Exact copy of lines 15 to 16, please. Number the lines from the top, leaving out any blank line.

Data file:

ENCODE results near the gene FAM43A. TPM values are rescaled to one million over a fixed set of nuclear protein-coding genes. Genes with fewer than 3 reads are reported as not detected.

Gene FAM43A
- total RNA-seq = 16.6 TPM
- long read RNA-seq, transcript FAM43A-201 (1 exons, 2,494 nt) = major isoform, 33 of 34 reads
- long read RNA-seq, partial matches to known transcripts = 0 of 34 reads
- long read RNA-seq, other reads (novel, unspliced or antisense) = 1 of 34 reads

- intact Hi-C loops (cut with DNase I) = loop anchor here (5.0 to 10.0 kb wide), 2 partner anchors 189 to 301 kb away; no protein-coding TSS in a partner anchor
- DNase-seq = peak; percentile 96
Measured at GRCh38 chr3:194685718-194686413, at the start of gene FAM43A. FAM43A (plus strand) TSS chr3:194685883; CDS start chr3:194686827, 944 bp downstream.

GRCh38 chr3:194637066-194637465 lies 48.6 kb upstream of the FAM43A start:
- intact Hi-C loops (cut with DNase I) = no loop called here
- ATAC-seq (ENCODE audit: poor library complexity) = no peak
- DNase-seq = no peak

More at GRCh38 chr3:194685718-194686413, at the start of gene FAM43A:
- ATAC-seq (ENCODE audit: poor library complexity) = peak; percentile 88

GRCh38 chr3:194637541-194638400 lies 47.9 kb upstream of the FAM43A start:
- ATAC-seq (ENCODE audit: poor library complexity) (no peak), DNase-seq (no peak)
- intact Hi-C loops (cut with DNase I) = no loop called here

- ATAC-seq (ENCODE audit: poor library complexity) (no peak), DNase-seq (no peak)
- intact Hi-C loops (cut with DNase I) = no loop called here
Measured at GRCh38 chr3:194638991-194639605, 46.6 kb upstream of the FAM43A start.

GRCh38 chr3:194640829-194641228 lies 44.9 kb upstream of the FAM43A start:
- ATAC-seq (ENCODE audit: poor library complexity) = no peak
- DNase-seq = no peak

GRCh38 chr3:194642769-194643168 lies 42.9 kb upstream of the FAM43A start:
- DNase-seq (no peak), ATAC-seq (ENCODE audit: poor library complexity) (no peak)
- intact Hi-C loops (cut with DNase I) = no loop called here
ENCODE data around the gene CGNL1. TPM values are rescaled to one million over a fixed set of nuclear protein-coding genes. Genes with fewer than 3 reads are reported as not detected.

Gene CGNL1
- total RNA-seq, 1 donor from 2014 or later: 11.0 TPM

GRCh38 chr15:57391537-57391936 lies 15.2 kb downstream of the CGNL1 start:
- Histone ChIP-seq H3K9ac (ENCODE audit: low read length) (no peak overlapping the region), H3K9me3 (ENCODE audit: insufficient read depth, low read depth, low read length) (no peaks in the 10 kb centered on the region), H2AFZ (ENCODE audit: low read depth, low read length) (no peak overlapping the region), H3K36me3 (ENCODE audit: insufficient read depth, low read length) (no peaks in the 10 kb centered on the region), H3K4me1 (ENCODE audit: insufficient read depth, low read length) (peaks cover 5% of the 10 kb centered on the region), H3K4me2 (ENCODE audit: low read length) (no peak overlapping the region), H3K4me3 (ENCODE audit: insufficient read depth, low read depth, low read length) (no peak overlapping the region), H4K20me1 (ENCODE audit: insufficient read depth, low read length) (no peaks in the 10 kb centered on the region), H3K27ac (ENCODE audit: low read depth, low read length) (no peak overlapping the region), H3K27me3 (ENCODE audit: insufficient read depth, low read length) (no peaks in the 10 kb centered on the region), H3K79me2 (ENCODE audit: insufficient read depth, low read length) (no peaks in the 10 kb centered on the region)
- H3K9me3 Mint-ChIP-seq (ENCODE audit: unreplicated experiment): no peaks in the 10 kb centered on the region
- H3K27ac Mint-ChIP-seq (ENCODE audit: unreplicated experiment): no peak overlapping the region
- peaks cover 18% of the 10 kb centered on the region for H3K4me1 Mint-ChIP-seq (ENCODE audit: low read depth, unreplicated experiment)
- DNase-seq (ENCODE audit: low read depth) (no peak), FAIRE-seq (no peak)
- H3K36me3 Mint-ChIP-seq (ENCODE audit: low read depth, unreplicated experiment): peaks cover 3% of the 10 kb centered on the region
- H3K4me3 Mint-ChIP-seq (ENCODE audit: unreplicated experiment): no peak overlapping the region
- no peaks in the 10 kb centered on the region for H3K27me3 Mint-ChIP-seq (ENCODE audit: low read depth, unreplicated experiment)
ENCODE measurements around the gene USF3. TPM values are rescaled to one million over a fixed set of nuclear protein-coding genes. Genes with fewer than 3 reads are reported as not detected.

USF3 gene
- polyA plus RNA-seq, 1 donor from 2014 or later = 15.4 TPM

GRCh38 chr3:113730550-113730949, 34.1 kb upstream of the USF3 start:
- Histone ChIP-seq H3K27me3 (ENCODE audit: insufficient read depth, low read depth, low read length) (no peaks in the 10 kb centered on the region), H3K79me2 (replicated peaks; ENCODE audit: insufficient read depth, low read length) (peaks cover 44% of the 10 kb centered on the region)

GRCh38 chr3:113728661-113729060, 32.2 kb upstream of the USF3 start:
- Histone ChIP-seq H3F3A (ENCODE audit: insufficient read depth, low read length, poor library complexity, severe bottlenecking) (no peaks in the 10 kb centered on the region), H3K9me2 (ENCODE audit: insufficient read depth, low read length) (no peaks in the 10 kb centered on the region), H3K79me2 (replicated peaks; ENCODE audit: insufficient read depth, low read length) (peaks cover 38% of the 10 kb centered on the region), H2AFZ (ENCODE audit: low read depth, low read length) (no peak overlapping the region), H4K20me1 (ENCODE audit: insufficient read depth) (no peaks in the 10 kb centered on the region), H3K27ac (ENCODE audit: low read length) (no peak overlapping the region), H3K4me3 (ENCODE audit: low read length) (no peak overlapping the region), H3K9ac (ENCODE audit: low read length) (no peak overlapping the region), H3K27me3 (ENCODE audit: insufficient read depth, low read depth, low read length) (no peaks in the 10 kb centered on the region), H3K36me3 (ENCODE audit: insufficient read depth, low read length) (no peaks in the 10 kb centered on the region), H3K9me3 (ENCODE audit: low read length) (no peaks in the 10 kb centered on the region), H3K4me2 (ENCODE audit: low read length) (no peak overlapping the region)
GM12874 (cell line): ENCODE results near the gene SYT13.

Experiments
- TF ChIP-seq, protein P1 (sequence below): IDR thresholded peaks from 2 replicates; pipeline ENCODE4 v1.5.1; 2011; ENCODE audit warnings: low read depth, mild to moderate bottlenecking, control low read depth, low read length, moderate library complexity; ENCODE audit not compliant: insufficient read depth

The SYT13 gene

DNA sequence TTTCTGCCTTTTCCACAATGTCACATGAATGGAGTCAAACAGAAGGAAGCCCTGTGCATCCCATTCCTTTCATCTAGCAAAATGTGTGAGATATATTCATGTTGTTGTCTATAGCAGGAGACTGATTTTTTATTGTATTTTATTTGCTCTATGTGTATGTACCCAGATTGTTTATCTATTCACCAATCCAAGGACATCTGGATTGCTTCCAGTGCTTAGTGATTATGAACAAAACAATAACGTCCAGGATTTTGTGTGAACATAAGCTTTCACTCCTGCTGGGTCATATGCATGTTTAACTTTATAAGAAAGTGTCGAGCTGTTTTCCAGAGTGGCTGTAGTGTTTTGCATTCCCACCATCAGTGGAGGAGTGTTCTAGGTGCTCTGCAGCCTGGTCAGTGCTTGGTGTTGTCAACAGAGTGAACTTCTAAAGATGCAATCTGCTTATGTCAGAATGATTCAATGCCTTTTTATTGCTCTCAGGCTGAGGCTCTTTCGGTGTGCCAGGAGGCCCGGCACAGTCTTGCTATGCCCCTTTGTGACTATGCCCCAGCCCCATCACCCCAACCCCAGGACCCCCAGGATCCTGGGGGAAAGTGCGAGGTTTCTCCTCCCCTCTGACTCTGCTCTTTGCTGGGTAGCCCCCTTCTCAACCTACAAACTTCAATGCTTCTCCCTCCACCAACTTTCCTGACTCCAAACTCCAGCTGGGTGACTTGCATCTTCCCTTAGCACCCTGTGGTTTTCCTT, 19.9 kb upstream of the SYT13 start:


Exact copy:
- ATAC-seq (ENCODE audit: poor library complexity) = peak; percentile 88

GRCh38 chr3:194637541-194638400 lies 47.9 kb upstream of the FAM43A start: